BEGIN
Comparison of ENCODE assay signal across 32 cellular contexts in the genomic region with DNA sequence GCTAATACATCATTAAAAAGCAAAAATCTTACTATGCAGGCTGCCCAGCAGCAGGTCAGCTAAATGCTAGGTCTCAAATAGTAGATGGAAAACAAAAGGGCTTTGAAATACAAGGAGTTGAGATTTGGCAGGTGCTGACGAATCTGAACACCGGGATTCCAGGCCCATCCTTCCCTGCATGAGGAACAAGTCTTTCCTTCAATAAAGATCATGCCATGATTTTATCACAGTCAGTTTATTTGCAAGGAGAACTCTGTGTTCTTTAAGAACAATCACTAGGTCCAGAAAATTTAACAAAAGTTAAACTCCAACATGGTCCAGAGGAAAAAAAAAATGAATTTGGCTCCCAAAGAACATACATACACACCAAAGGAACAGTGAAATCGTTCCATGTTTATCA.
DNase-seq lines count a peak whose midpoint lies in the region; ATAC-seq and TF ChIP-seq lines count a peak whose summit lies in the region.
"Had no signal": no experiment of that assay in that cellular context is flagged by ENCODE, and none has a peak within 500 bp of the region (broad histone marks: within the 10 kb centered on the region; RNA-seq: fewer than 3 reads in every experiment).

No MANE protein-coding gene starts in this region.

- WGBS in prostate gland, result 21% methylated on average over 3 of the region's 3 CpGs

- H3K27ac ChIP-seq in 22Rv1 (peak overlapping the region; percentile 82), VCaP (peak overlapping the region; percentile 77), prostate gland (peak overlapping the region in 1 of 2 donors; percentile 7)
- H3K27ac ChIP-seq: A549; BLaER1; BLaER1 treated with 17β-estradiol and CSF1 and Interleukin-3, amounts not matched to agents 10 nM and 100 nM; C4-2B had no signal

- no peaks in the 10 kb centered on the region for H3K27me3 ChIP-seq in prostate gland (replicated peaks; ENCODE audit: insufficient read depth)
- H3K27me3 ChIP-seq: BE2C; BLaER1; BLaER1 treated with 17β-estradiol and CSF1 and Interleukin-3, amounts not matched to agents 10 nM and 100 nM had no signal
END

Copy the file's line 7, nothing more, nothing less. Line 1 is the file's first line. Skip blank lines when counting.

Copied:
- H3K27ac ChIP-seq: A549; BLaER1; BLaER1 treated with 17β-estradiol and CSF1 and Interleukin-3, amounts not matched to agents 10 nM and 100 nM; C4-2B had no signal